Transient chamber tax revenue ‘exploded’ in southwestern Utah last year
Tourism boomed in southwest Utah last year, and with it revenue from the transient room tax, which is money from temporary lodging for visitors. A bill in the Legislative Assembly will give some counties that are home to national parks more flexibility over how they use that money.
HB 323 amends the Transient Room Tax Act to address the surge in tourism revenue Washington County, and potentially other counties, collect in 2021. It passed the House unanimously last week .
The bill is sponsored by Rep. Brad Last, R-Hurricane, who said the transient room tax has “exploded.” The bill does two things to increase flexibility in spending TRT revenue — it gives counties that meet certain requirements more time to spend excess revenue and allows up to 10% of the money to go destination development.
Washington County collected nearly $9 million in TRT revenue the year before the pandemic, according to Kevin Lewis, the county’s director of tourism. That number dropped in 2020, as did attendance at Zion National Park. In 2021, the tax brought in more than $15 million, a record.
“It’s obviously not a normal year,” he said. “We earned $6 million in transit room tax in one year. It’s probably not sustainable. So we don’t want to plan that, but we want a plan to use it effectively and make sure it’s used appropriately.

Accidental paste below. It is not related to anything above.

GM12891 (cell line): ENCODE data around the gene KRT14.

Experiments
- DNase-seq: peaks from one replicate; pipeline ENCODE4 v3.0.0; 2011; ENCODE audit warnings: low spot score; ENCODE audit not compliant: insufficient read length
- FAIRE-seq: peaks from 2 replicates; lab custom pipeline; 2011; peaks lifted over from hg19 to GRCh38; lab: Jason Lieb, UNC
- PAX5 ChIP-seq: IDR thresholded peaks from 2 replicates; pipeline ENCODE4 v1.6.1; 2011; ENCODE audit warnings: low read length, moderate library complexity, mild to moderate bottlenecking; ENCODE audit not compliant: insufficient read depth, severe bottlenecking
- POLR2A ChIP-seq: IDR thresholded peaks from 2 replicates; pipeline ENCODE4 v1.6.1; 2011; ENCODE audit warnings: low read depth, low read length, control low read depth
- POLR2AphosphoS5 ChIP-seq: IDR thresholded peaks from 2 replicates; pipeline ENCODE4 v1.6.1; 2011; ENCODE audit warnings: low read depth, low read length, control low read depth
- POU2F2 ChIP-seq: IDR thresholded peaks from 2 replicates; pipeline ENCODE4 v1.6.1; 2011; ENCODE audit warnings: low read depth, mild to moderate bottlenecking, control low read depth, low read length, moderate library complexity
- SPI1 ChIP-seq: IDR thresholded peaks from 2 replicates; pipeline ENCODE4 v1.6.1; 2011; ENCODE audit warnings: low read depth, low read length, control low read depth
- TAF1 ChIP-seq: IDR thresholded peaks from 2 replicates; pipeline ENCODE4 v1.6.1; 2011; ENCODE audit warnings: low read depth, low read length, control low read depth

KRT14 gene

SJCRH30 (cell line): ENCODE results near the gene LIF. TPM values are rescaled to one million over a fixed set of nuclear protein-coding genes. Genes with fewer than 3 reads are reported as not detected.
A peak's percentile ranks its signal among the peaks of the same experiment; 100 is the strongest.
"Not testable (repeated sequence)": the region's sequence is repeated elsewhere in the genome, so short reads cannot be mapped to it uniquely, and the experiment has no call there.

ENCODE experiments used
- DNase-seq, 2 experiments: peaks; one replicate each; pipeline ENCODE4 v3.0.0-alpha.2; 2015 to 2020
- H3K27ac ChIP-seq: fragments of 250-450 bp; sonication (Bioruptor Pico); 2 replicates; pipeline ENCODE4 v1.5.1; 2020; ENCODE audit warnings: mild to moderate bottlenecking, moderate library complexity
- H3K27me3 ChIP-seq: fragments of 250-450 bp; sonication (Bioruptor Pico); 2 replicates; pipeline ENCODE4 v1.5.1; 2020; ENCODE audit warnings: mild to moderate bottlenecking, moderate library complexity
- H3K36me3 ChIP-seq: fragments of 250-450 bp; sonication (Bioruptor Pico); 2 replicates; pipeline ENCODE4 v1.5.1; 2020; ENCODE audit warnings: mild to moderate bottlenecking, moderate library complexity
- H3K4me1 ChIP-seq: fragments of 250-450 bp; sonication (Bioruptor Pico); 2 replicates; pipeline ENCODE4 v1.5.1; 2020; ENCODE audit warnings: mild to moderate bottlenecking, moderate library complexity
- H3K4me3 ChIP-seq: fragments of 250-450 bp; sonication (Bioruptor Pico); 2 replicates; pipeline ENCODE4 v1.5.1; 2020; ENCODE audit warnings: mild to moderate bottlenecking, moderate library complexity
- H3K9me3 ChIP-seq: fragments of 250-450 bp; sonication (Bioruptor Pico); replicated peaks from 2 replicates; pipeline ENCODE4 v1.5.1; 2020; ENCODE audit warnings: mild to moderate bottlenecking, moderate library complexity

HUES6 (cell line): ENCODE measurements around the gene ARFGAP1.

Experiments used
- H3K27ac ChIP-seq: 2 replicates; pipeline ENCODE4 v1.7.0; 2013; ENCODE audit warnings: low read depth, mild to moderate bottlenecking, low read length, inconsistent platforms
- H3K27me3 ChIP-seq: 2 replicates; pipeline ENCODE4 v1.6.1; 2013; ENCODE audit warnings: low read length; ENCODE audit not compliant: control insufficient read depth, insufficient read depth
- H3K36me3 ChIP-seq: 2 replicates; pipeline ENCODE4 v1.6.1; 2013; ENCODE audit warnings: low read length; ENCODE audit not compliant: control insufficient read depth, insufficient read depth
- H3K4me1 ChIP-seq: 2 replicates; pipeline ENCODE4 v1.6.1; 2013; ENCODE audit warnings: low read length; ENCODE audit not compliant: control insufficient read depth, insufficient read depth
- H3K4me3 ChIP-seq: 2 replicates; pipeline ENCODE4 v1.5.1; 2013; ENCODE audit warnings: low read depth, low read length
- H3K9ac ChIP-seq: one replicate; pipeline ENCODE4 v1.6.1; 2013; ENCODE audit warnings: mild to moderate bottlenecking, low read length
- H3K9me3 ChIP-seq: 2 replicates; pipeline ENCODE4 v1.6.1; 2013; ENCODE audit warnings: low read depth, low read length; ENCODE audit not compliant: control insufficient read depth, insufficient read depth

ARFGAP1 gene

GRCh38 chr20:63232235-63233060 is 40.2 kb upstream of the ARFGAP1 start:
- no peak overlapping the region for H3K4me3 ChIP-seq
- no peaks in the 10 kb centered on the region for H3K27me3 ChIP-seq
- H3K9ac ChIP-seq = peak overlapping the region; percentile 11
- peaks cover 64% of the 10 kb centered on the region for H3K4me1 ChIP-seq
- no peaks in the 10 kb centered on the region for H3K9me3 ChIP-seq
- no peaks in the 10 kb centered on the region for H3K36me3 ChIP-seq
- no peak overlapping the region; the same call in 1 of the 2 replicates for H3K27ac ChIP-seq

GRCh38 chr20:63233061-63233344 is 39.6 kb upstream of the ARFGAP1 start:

Current state law requires Washington County to spend half of TRT’s revenue from the previous year, Lewis said. The new bill would allow counties whose revenues are growing more than 150% year over year to save more. This provision is just between fiscal year 2019 to 2023.
Rep. Last said the changes will affect Washington County. However, he said the measure could apply to other counties as well, but they are waiting to see final figures for TRT’s revenue from last year.
The other change would allow counties that contain national parks to spend more money on destination development and visitor management.
“We were literally inundated with people in southern Utah, and what happened with our transitional resort tax was it exploded,” said Last, the bill’s sponsor. . “It just provides a bit of flexibility to help manage visitors coming to certain areas of the state.”
Lewis said Washington County hasn’t determined specific plans for the money, but he said they will benefit everyone.
“We’re really focused now on supporting the destination,” he said, “[and] ensuring that we have a strategy for the future to take care of the resources we have and to plan for the future and how they are used.